Shehla was shot dead outside her house in Bhopal’s Koh-e-Fiza locality on August 16, 2011.

 

Indian woman with a steely resolve


By Moushumi Basu in Ranchi, BBC

Dayamani Barla

Ms Barla runs a small tea-shop

An Indian woman who worked as a housemaid washing dishes and sweeping floors for the rich is now leading a protest campaign against a major corporation.

Dayamani Barla leads the tribal campaign against Arcelor Mittal‘s proposed steel plant in the eastern state of Jharkhand.

In recognition of her work, Ms Barla was recently invited to Sweden to attend a European Social Forum (ESF) workshop on the rights of indigenous peoples.

She was also chosen as one of 23 speakers from across the world to speak on indigenous peoples’ rights and environmental justice.

Paltry income

Ms Barla’s life story is one of struggle, but also one of extraordinary determination and achievement.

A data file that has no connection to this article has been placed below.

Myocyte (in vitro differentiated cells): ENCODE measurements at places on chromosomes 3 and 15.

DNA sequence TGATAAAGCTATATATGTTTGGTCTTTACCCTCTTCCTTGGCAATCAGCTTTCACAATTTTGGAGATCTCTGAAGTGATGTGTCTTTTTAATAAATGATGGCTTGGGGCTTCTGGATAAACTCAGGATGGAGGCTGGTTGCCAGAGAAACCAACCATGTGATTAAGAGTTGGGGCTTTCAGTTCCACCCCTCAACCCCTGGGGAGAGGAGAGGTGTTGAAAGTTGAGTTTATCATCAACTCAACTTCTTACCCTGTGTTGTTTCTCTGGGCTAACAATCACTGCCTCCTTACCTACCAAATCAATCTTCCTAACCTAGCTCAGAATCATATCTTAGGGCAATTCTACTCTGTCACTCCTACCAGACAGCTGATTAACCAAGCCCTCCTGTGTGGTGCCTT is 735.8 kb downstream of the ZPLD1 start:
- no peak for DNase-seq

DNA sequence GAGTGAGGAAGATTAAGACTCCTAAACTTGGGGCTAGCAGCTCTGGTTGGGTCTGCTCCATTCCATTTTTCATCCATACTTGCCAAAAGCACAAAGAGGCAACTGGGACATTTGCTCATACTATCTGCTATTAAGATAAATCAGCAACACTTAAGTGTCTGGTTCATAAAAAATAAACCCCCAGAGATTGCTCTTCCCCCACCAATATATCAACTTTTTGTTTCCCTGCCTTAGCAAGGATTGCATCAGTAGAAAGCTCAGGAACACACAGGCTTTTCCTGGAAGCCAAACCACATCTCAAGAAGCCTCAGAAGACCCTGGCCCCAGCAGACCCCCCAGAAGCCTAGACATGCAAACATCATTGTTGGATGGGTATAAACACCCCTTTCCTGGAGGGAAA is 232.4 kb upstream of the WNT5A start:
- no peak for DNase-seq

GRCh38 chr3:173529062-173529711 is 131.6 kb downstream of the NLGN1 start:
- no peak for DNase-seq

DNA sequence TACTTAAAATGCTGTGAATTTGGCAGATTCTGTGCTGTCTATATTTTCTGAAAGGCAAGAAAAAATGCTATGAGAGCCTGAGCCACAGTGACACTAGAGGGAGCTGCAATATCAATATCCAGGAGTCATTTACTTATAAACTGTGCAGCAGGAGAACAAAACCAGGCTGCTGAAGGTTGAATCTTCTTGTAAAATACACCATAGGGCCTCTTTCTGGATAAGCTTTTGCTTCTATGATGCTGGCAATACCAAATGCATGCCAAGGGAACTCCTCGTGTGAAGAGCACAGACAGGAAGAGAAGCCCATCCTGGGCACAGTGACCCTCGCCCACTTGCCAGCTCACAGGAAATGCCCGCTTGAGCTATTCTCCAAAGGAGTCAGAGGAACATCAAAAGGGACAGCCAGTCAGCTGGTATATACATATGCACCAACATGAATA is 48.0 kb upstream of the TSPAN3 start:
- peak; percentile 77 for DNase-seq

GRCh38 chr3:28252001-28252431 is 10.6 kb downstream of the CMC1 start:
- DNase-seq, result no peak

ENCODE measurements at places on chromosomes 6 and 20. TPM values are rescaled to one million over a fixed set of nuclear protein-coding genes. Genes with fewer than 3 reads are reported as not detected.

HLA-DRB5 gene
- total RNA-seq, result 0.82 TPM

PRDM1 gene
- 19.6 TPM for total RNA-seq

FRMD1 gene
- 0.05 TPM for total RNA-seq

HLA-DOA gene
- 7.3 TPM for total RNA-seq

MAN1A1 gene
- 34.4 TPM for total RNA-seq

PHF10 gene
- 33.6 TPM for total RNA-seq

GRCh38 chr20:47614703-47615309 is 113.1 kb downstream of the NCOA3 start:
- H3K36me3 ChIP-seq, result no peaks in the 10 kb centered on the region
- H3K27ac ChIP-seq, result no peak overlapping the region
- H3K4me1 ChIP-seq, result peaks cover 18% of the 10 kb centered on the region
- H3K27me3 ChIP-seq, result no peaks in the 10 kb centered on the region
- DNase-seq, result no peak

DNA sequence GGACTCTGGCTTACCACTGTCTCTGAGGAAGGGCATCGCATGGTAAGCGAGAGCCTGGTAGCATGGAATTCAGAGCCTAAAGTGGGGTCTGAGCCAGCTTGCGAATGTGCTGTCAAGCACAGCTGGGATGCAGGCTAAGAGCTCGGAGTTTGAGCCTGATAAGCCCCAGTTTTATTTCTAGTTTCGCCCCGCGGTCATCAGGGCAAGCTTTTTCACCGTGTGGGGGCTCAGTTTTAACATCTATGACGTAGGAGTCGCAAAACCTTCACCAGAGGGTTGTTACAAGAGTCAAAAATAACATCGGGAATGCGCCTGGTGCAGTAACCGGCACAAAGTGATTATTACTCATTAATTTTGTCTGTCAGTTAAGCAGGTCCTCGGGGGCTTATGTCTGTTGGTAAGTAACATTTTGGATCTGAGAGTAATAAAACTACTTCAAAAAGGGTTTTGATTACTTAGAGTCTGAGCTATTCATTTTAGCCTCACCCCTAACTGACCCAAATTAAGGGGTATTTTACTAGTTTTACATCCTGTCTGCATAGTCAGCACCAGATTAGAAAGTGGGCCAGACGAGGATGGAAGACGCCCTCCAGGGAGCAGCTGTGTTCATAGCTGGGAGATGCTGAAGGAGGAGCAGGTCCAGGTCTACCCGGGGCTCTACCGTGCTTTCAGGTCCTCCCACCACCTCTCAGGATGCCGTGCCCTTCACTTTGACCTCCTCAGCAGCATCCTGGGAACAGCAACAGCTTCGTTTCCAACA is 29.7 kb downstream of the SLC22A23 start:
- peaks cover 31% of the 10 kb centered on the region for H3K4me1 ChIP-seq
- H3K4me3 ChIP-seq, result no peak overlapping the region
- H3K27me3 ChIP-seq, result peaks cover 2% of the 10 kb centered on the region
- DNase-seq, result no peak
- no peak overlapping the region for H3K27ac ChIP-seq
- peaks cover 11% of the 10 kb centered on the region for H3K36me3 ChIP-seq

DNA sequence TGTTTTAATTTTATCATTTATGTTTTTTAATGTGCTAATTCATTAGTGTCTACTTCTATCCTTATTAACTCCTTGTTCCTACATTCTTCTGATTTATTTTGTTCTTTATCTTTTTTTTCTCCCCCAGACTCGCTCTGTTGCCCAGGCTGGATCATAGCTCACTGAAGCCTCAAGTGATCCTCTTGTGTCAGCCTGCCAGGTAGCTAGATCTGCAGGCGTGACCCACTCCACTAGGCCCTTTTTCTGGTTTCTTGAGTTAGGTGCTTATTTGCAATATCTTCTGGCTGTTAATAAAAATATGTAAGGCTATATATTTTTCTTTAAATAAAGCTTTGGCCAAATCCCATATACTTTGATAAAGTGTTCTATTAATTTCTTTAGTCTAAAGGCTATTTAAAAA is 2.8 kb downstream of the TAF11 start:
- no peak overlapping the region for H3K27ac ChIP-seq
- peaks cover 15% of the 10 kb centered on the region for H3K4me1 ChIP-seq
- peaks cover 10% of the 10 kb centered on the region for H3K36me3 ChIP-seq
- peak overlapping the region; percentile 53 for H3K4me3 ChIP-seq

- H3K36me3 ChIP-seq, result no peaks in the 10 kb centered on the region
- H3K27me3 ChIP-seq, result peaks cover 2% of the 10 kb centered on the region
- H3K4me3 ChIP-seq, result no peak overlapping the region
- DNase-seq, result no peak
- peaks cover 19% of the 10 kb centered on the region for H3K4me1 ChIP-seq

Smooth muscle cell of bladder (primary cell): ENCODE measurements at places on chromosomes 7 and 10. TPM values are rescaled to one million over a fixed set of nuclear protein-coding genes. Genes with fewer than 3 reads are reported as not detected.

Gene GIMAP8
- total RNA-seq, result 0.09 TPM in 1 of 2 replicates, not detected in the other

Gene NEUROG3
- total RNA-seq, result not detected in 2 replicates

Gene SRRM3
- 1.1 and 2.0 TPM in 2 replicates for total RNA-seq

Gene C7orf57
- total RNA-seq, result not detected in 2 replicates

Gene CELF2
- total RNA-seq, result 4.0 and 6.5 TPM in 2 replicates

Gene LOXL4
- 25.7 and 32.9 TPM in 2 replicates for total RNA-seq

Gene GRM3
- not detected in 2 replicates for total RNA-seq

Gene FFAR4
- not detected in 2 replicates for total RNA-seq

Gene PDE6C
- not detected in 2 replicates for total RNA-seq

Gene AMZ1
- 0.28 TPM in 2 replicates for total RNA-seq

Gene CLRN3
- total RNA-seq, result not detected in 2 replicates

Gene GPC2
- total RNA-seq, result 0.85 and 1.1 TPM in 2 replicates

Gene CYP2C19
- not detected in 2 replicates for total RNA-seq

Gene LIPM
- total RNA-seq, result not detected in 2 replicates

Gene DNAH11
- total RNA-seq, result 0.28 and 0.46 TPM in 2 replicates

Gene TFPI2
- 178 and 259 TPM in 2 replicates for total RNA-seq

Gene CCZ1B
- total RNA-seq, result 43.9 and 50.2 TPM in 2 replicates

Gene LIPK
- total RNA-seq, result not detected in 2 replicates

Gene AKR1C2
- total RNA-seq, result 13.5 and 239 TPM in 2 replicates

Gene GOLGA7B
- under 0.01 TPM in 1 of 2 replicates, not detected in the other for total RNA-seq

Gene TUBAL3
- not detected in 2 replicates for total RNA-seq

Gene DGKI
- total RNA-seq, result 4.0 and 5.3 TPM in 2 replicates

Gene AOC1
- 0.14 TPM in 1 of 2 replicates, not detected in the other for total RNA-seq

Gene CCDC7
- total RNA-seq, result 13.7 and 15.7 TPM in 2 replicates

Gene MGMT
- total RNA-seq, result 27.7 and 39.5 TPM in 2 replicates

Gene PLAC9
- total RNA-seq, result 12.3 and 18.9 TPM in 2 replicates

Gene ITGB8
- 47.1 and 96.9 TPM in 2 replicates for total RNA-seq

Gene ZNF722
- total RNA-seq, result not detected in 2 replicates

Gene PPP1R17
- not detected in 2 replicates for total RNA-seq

Often sleeping on railway platforms, she paid for her education with what little income she had.

After completing a master’s degree, she entered journalism, becoming the first tribal woman journalist from the largely tribal state of Jharkhand.

A crowd of tribals in Jharkhand, India

The tribals say they will not give up their land for the steel plant

For her work, she has won prestigious awards.

But she earns her livelihood by running a small tea-shop in the state capital, Ranchi, which she claims is “one of the best places to listen to the voices of the people”.